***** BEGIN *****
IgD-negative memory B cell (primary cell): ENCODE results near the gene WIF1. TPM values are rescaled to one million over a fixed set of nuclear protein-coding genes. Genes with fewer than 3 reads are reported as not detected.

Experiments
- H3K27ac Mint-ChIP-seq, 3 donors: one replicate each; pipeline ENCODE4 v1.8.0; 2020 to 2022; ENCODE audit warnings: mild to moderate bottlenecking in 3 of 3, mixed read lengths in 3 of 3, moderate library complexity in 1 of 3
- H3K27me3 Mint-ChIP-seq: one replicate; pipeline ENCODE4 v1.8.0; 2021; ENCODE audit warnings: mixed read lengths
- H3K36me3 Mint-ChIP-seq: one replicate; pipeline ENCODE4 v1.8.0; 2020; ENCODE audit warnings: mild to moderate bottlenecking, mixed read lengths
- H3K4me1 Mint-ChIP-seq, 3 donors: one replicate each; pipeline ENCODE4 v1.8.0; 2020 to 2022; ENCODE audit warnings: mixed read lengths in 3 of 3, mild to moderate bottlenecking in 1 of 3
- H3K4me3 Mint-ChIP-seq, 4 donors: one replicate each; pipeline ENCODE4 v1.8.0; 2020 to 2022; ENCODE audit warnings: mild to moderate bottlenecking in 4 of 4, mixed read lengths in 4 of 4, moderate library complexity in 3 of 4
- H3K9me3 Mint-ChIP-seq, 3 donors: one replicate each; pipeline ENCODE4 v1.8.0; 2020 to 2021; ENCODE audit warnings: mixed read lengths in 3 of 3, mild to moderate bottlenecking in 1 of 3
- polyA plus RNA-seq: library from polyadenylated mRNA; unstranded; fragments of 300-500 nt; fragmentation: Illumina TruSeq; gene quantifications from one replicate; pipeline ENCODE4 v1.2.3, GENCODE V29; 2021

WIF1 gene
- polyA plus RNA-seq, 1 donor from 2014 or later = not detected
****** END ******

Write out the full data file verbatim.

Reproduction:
IgD-negative memory B cell (primary cell): ENCODE results near the gene WIF1. TPM values are rescaled to one million over a fixed set of nuclear protein-coding genes. Genes with fewer than 3 reads are reported as not detected.

Experiments
- H3K27ac Mint-ChIP-seq, 3 donors: one replicate each; pipeline ENCODE4 v1.8.0; 2020 to 2022; ENCODE audit warnings: mild to moderate bottlenecking in 3 of 3, mixed read lengths in 3 of 3, moderate library complexity in 1 of 3
- H3K27me3 Mint-ChIP-seq: one replicate; pipeline ENCODE4 v1.8.0; 2021; ENCODE audit warnings: mixed read lengths
- H3K36me3 Mint-ChIP-seq: one replicate; pipeline ENCODE4 v1.8.0; 2020; ENCODE audit warnings: mild to moderate bottlenecking, mixed read lengths
- H3K4me1 Mint-ChIP-seq, 3 donors: one replicate each; pipeline ENCODE4 v1.8.0; 2020 to 2022; ENCODE audit warnings: mixed read lengths in 3 of 3, mild to moderate bottlenecking in 1 of 3
- H3K4me3 Mint-ChIP-seq, 4 donors: one replicate each; pipeline ENCODE4 v1.8.0; 2020 to 2022; ENCODE audit warnings: mild to moderate bottlenecking in 4 of 4, mixed read lengths in 4 of 4, moderate library complexity in 3 of 4
- H3K9me3 Mint-ChIP-seq, 3 donors: one replicate each; pipeline ENCODE4 v1.8.0; 2020 to 2021; ENCODE audit warnings: mixed read lengths in 3 of 3, mild to moderate bottlenecking in 1 of 3
- polyA plus RNA-seq: library from polyadenylated mRNA; unstranded; fragments of 300-500 nt; fragmentation: Illumina TruSeq; gene quantifications from one replicate; pipeline ENCODE4 v1.2.3, GENCODE V29; 2021

WIF1 gene
- polyA plus RNA-seq, 1 donor from 2014 or later = not detected